An eyewitness said: “The motorcycle was carrying two persons, and when several citizens tried to approach the targeted motorcycle, it was subjected to a second airstrike with a guided missile.”

On Monday evening, Israeli warplanes had conducted intense raids on the towns of Bint Jbeil, Kfarkela, Mays Al-Jabal and Marwahin, destroying several homes and causing significant damage.

One of the strikes hit the home of Amer Jamil Dagher and his sisters, Taghreed and Fawzia, in Bint Jbeil, destroying it and killing all three, who were said to be in their 40s and 50s.

Hezbollah mourned their deaths and they were buried on Tuesday afternoon in their hometown, 18 people from which have been killed since fighting in southern Lebanon began on Oct. 8.

The Israeli army said it had “targeted Hezbollah infrastructure in several areas in southern Lebanon on Monday night to eliminate threats.”

Hezbollah said it responded to the attacks by “shelling the Kiryat Shmona settlement with dozens of Falaq and Katyusha rockets.”

Meanwhile, Israeli forces also shelled the outskirts of Deir Mimas and the town of Yohmor Al-Shaqif, along the Litani River.

Lebanese Civil Defense teams and paramedics from Hezbollah and the Amal Movement reportedly worked through the night fighting fires in forests alongside the river caused by Israeli phosphorus shells.

Hezbollah said it had targeted a “gathering of Israeli enemy soldiers around the Pranit barracks opposite the Lebanese border town of Rmeish,” “spy equipment at the Al-Raheb site” and “Al-Samaqa site in the occupied Kfarchouba hills.”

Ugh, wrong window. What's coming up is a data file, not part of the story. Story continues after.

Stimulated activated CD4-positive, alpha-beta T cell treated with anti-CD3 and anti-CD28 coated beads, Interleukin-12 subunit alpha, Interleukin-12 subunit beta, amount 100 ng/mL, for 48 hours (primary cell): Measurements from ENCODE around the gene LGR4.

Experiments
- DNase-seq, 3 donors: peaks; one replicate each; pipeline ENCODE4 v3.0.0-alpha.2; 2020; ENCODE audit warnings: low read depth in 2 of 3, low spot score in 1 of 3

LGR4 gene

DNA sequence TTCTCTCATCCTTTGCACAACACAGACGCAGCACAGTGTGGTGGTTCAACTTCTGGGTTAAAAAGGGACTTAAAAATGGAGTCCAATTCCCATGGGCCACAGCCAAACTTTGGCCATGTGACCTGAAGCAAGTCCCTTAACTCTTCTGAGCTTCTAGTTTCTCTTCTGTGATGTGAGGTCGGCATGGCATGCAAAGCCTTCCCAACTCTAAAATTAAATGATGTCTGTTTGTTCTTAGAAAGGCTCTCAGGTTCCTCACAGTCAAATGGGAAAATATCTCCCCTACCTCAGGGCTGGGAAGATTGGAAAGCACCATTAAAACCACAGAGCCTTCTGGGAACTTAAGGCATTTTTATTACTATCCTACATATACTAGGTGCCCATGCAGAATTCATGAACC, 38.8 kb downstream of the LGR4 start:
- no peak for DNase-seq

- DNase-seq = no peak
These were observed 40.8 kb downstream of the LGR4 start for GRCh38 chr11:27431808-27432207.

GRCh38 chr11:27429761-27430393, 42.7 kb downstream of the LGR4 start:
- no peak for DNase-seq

MP Mohammed Raad, the head of Hezbollah’s parliamentary bloc, threatened Israel with “a severe response if the Israeli army launches a large-scale war in Lebanon.”

He added: “The Israeli army knows this. We know the enemy’s strengths and weaknesses, and it knows we know its weaknesses.”

Raad urged the “enemy to stop its evil against Lebanon and Gaza; we are ready to cease fire on the Lebanese front if the aggression on Gaza stops and the enemy will comply with this.”


Israeli drone strike along Lebanon-Syria border kills Syrian businessman close to the government

Updated 46 min 59 sec ago
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Israeli drone strike along Lebanon-Syria border kills Syrian businessman close to the government

  • Mohammed Baraa Katerji was killed when a drone strike hit his car near the area of Saboura, a few kilometers inside Syria
  • Strike came as Israel and Lebanon’s Hezbollah group have been exchanging fire on an almost daily basis since early October

BEIRUT: An Israeli drone strike on a car Monday near the Lebanon-Syria border killed a prominent Syrian businessman who was sanctioned by the United States and had close ties to the government of Syrian President Bashar Assad, according to pro-government media and an official from an Iran-backed group.
Mohammed Baraa Katerji was killed when a drone strike hit his car near the area of Saboura, a few kilometers or miles inside Syria after apparently crossing from Lebanon. Israel’s air force has carried out hundreds of airstrikes in recent years, mainly targeting members of Iran-backed groups and Syria’s military. But it has been rare to hit personalities from within the government.
The strike also came as Israel and Lebanon’s Hezbollah group have been exchanging fire on an almost daily basis since early October, after the start of the Israel-Hamas war.